Thank you for visiting my website. I am a linguist with research interests in syntax, Slavic syntax, and the evolution of syntax. I am professor of Linguistics at Wayne State University in Detroit, USA, and am currently on sabbatical leave as a visiting scholar at MIT, Cambridge, MA. My research focus in the past twelve years has been understanding how and why human language evolved. My findings lead to the conclusion that syntax/grammar evolved gradually (through well-defined stages), and that these stages are not only still evident in various modern language constructions (‘living fossils’), but that they also provide a scaffolding/foundation for building more complex syntactic/grammatical structures, and for achieving cross-linguistic variation. The approach involves a precise internal reconstruction of syntactic stages based on syntactic theory.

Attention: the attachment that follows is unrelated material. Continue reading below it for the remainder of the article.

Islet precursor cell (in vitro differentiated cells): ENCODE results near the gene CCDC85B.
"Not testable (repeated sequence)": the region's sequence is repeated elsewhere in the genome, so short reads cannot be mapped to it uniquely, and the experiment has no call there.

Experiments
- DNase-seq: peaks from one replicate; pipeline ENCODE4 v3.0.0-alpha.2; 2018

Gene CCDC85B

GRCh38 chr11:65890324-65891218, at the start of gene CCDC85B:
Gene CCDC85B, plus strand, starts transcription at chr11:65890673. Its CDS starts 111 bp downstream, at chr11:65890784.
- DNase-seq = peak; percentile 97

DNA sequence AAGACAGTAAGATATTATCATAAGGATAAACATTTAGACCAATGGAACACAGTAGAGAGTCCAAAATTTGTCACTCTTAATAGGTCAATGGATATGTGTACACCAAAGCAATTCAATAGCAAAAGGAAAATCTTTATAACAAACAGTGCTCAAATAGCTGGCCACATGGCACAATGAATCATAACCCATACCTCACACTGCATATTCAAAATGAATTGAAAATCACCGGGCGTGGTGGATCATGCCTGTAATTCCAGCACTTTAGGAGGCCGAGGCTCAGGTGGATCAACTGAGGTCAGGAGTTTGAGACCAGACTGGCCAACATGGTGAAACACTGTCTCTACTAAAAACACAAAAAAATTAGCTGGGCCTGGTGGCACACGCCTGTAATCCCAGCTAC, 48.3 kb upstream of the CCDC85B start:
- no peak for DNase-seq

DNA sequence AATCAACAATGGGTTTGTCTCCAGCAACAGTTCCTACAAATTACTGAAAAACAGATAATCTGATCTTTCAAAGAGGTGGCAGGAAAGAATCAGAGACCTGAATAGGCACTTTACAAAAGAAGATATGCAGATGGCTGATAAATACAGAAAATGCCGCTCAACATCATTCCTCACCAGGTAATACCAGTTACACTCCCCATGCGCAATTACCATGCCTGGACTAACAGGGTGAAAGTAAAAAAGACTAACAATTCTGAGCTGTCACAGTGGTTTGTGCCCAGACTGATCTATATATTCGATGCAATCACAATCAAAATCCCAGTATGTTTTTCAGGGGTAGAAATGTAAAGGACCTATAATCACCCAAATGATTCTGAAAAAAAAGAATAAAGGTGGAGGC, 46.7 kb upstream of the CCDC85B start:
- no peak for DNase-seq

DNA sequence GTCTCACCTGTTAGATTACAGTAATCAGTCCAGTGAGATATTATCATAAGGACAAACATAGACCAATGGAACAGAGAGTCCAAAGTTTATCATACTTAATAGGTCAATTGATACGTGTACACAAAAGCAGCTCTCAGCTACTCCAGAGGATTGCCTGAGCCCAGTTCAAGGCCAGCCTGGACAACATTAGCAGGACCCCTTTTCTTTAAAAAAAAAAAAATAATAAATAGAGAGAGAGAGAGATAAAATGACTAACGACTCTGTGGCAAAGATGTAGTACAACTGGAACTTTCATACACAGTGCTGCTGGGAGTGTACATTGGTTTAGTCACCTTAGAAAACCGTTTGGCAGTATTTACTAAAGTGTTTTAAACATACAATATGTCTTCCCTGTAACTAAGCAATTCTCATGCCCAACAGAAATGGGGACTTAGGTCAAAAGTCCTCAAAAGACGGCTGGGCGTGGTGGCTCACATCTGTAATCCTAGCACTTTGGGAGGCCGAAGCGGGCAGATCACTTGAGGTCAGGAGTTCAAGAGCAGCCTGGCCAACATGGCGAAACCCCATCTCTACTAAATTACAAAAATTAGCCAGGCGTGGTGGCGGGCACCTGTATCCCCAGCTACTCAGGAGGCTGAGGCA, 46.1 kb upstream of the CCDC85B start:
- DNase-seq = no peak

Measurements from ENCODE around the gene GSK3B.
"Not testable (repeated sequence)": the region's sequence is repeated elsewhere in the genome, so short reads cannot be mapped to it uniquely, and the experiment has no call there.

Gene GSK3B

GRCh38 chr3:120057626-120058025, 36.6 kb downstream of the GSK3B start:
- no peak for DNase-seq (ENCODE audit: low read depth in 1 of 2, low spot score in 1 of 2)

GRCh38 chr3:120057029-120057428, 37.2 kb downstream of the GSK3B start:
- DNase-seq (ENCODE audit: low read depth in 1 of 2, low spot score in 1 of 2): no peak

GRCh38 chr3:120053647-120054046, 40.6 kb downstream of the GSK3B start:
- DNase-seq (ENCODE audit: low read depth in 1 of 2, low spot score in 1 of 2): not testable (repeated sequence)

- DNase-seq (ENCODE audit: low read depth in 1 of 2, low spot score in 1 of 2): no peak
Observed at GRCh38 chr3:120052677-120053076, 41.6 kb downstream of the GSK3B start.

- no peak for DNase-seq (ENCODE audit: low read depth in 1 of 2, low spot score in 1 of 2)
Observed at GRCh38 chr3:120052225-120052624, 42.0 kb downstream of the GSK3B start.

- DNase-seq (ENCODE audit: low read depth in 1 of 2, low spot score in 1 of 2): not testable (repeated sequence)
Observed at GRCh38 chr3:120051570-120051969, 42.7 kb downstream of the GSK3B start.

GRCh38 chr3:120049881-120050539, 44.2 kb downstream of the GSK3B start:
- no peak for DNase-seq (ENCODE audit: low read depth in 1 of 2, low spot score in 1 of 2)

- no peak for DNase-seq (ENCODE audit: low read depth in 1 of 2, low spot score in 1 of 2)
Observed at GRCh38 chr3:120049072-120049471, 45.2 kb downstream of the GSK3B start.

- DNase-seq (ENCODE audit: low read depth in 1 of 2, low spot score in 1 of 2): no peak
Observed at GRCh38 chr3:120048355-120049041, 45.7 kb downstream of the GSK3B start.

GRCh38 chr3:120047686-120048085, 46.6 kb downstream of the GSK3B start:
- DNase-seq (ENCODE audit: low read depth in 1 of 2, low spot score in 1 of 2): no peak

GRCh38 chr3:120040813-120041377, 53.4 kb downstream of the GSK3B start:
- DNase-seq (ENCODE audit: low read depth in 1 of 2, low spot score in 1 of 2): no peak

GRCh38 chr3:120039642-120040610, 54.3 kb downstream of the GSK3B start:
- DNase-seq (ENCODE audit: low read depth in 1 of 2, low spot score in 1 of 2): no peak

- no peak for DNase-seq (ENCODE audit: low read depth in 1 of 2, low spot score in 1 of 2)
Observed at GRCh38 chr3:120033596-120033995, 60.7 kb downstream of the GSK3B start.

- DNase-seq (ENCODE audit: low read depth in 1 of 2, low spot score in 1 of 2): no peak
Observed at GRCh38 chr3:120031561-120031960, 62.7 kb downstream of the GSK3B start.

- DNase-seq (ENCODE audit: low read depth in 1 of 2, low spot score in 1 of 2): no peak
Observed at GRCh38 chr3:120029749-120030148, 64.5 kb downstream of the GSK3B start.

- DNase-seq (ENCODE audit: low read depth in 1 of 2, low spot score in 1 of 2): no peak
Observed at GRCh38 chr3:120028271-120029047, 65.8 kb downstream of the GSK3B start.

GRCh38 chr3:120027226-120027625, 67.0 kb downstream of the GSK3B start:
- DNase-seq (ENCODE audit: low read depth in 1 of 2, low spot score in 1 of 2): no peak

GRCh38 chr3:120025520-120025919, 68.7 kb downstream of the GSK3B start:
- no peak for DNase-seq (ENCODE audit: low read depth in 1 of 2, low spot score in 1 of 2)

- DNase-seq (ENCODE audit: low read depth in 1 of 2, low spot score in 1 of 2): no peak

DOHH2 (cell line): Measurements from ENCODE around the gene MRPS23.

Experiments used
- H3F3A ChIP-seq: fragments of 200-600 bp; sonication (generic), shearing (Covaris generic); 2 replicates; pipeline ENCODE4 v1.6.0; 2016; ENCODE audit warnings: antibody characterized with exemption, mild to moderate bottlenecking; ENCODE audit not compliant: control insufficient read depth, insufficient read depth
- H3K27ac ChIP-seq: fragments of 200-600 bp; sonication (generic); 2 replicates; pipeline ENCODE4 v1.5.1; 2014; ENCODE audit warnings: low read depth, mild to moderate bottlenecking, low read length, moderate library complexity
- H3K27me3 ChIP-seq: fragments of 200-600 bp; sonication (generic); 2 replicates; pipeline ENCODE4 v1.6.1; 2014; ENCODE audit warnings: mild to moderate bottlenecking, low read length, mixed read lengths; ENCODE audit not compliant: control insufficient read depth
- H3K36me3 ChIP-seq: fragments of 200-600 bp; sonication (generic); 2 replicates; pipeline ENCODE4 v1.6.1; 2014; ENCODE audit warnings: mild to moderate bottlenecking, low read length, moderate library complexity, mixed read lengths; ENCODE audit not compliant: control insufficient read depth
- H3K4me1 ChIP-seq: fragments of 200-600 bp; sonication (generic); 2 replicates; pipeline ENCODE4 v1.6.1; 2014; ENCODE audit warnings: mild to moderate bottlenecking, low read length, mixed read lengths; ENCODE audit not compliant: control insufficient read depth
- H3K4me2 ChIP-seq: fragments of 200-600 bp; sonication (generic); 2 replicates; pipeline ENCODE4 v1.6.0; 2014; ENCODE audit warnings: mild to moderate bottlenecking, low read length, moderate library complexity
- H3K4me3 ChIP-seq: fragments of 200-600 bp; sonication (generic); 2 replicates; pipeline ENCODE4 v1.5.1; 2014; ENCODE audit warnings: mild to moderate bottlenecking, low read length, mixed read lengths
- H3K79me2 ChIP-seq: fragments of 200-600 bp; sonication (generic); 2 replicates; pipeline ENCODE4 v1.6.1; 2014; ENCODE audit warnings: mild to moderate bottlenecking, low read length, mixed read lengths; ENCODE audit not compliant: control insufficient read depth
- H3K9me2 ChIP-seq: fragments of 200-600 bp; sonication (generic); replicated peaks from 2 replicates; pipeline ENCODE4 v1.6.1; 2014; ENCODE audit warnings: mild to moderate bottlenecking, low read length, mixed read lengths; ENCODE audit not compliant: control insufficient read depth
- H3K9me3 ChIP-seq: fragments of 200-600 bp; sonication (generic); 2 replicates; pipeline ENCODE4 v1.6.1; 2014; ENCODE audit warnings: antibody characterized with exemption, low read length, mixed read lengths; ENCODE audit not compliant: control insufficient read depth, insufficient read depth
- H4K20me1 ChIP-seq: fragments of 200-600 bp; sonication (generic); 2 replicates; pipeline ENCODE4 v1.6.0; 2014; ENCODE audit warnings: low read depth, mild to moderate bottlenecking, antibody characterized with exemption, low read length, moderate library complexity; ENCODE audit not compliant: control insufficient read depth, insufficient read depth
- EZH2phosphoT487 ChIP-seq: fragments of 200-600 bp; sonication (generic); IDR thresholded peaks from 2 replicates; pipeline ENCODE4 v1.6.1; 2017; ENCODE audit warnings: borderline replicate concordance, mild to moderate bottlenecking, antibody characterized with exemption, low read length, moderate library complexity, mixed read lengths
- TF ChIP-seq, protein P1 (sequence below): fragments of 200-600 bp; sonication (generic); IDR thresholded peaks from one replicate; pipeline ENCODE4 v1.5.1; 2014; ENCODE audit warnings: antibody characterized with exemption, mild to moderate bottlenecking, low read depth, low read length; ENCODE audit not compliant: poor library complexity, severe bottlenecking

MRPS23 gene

I invite you to look at my publications on the topic, and to give me feedback (progovacATwayneDOTedu). My most thorough and comprehensive arguments for this position can be found in the two books on the topic: Evolutionary Syntax (2015), by Oxford University Press, and A Critical Introduction to Language Evolution (2019 e-book, Springer Expert Briefs). The most succinct proposal (which gives a fragment of early human and Neanderthal grammars) can be found in my 2016 article A gradualist scenario for language evolution: A precise reconstruction. Here and here you can find two joint 2018 articles offering results of fMRI experiments testing some predictions of this proposal.